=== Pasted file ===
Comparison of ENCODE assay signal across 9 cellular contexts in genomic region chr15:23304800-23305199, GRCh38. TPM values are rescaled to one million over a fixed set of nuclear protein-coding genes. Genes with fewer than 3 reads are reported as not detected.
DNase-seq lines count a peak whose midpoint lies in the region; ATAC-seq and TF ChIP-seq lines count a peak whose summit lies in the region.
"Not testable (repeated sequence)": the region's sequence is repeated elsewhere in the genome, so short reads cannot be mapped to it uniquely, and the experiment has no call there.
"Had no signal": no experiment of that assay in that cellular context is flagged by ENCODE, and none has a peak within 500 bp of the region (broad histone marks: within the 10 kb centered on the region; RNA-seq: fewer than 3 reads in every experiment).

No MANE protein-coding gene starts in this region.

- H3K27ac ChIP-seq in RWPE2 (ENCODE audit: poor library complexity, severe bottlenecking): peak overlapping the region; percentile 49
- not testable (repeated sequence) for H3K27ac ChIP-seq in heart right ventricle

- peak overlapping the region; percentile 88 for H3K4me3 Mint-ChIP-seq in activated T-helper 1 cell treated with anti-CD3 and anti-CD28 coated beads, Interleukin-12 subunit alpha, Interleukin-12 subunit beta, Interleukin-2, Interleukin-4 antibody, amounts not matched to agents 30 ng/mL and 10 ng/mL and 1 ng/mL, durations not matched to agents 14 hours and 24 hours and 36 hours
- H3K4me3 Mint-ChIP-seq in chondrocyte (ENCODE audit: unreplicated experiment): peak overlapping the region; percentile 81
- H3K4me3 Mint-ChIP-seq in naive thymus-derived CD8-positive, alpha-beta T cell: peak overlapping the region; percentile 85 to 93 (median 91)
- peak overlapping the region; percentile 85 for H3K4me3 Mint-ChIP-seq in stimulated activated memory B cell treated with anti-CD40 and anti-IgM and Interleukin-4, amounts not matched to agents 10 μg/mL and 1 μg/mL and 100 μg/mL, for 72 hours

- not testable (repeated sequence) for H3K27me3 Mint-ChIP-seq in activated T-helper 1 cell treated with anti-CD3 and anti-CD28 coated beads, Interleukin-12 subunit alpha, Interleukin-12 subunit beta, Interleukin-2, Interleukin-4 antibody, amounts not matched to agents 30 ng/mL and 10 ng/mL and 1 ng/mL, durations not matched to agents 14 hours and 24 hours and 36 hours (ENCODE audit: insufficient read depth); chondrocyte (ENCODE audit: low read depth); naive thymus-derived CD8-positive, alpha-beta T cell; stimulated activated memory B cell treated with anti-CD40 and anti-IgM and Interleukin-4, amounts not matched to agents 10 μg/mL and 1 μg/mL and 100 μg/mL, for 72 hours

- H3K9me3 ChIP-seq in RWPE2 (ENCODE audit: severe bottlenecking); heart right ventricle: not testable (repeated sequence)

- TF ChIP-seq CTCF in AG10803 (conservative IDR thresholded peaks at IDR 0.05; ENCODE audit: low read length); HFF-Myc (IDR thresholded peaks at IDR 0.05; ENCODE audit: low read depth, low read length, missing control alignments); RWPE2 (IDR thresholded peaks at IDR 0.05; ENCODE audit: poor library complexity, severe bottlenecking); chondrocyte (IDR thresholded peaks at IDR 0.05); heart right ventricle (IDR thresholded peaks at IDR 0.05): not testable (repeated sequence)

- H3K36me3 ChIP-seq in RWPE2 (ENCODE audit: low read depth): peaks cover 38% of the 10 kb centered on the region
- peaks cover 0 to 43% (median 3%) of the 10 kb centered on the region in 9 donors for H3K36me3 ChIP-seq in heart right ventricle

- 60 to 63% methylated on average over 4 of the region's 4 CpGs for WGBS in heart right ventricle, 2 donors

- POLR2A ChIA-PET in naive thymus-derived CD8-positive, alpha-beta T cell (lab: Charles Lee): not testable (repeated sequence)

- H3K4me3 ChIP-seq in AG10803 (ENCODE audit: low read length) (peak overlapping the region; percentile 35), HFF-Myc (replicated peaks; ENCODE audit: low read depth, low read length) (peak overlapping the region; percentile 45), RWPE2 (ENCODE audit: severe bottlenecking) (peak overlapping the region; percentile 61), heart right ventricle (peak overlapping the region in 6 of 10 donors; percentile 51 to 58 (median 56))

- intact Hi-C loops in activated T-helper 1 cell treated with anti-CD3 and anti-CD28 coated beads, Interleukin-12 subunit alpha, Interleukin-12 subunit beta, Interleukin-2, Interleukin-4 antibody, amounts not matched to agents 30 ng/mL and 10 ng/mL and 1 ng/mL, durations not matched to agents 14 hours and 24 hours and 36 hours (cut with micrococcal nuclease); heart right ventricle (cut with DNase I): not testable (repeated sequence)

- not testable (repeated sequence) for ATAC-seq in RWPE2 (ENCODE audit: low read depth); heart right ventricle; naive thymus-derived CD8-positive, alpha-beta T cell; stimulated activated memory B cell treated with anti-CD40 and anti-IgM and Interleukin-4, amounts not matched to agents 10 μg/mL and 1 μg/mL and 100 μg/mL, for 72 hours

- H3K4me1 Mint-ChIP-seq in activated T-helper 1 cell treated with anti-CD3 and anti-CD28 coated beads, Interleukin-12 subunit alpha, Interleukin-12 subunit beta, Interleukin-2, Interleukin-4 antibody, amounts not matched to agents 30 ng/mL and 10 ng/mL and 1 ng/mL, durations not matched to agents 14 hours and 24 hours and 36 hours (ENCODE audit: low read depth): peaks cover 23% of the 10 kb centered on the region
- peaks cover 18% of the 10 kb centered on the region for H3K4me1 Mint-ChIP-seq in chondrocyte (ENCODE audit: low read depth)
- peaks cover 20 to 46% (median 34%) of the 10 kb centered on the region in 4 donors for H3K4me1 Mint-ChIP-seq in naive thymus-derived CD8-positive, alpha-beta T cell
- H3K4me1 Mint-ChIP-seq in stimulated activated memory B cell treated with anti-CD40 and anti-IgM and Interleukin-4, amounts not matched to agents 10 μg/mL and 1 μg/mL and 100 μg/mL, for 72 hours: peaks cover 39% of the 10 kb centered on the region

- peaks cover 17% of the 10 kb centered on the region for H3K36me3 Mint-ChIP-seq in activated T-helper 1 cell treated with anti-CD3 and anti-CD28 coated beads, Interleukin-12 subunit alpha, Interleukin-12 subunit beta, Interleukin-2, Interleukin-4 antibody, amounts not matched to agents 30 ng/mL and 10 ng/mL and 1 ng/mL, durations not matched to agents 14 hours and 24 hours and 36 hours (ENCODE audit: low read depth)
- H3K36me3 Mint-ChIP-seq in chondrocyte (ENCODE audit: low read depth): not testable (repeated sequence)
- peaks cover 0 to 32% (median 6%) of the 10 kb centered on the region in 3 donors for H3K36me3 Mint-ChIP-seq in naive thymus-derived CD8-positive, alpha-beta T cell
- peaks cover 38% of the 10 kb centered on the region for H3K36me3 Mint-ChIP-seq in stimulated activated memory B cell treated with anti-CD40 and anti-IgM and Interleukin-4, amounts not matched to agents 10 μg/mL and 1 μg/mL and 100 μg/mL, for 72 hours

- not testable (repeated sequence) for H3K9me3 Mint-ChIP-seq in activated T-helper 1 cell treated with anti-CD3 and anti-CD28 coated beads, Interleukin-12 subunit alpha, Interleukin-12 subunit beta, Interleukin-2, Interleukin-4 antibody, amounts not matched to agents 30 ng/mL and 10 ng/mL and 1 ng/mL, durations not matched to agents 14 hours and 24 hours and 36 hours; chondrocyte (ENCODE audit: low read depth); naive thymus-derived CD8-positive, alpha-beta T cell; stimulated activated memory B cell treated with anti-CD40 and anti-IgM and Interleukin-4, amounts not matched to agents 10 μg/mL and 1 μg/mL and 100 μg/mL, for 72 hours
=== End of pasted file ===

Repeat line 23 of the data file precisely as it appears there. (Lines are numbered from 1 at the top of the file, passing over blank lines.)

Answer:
- peaks cover 18% of the 10 kb centered on the region for H3K4me1 Mint-ChIP-seq in chondrocyte (ENCODE audit: low read depth)